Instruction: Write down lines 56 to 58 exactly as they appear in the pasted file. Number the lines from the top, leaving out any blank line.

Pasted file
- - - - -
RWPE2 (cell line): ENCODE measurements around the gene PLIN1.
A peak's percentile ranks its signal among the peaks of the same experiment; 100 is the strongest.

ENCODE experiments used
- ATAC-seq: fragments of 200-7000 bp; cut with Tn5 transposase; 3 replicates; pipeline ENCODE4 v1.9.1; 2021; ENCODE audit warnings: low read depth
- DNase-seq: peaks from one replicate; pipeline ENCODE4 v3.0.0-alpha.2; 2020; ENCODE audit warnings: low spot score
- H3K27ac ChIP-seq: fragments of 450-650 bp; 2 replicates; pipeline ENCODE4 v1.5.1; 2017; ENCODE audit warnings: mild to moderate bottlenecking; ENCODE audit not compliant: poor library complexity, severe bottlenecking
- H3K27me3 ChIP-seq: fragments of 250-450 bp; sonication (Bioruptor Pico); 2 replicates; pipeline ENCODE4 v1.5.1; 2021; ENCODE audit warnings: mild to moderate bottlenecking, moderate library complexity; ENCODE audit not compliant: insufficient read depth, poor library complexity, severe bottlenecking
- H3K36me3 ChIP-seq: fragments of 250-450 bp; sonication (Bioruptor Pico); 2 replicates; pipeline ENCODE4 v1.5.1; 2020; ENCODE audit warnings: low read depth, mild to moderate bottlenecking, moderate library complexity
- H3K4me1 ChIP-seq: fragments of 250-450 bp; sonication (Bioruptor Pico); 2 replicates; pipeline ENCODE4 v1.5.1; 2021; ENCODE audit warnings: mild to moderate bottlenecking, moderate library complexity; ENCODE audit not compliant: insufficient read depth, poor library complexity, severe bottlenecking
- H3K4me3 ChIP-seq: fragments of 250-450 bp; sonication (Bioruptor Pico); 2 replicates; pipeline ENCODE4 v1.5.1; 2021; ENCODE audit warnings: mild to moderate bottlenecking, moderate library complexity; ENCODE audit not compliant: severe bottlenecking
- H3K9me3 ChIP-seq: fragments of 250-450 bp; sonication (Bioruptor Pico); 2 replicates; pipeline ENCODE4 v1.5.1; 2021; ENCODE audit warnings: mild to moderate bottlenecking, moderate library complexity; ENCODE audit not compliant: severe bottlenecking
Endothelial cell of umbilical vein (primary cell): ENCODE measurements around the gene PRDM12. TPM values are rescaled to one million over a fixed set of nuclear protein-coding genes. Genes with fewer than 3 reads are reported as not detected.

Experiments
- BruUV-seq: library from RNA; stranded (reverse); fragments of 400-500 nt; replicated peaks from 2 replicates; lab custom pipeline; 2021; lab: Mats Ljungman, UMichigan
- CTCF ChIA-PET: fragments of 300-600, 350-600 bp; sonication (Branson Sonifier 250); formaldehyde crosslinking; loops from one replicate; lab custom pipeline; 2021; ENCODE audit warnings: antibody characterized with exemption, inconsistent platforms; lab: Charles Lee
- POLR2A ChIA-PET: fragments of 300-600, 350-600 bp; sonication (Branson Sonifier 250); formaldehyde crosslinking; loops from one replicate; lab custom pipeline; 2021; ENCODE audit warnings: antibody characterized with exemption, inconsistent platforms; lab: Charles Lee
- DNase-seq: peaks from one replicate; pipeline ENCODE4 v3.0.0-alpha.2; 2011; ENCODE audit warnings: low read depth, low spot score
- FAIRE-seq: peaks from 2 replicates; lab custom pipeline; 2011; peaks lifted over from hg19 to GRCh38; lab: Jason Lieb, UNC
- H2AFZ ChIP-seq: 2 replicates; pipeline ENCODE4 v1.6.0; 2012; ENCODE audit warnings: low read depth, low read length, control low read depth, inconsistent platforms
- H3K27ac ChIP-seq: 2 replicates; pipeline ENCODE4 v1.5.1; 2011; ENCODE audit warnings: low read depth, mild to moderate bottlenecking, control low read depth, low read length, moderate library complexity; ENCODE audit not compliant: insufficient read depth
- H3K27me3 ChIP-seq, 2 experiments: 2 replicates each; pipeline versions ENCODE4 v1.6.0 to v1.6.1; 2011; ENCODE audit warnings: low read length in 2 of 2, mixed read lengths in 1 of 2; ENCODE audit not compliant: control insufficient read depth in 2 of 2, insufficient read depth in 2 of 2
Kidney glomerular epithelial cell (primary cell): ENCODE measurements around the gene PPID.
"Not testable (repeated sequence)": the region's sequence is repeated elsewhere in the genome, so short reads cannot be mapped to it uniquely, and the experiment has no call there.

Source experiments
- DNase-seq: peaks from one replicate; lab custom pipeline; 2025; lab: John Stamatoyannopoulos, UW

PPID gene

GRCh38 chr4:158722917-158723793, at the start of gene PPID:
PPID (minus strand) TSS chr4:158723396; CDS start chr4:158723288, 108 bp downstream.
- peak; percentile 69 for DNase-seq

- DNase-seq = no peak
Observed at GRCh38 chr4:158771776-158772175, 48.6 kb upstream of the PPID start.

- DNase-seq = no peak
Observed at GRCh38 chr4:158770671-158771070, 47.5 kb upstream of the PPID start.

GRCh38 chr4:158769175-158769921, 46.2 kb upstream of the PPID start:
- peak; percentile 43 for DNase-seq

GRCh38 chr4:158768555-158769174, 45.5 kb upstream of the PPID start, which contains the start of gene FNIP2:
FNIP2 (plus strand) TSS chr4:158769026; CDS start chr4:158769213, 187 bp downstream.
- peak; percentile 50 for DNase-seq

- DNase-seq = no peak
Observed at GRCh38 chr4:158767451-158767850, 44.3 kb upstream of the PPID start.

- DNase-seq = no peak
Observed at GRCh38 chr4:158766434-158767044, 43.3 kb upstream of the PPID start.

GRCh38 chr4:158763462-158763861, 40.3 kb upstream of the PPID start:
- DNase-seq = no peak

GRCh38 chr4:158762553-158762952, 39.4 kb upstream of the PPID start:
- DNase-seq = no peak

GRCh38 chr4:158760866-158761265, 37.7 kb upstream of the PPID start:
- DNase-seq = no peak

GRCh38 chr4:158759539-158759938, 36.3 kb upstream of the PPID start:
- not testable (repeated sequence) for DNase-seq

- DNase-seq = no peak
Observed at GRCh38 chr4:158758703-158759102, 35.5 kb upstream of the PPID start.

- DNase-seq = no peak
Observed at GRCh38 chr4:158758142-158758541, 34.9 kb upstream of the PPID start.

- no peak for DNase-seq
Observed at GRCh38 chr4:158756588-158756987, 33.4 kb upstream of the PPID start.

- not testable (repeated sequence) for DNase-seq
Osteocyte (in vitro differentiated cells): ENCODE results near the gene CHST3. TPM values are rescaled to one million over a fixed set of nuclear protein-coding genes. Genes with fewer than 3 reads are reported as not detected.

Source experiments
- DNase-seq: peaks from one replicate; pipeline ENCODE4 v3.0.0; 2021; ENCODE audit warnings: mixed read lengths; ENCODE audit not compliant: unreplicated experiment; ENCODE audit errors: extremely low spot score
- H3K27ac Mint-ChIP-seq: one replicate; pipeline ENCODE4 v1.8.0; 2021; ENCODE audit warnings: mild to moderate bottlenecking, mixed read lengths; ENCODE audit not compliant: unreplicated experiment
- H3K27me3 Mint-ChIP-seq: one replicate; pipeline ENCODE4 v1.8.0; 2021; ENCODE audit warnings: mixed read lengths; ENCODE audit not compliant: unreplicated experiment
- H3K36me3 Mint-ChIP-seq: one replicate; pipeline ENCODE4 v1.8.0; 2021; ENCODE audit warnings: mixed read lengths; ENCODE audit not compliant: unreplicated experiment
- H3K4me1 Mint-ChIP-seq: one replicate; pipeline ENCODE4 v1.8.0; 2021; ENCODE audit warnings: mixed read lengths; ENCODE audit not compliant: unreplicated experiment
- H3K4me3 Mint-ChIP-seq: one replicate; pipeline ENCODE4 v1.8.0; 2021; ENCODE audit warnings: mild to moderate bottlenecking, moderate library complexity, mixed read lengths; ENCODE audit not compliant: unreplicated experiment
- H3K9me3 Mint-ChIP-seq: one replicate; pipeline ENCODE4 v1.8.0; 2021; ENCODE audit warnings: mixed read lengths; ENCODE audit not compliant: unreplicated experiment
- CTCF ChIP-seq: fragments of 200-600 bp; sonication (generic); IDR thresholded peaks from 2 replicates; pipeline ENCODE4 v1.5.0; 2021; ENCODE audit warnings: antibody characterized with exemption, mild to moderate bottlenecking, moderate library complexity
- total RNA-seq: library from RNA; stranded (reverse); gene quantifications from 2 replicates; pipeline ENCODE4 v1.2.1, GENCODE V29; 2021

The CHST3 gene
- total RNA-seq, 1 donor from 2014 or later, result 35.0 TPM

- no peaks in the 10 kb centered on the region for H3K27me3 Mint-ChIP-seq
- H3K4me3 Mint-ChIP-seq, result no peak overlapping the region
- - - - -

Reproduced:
Observed at GRCh38 chr4:158756588-158756987, 33.4 kb upstream of the PPID start.

- not testable (repeated sequence) for DNase-seq
Osteocyte (in vitro differentiated cells): ENCODE results near the gene CHST3. TPM values are rescaled to one million over a fixed set of nuclear protein-coding genes. Genes with fewer than 3 reads are reported as not detected.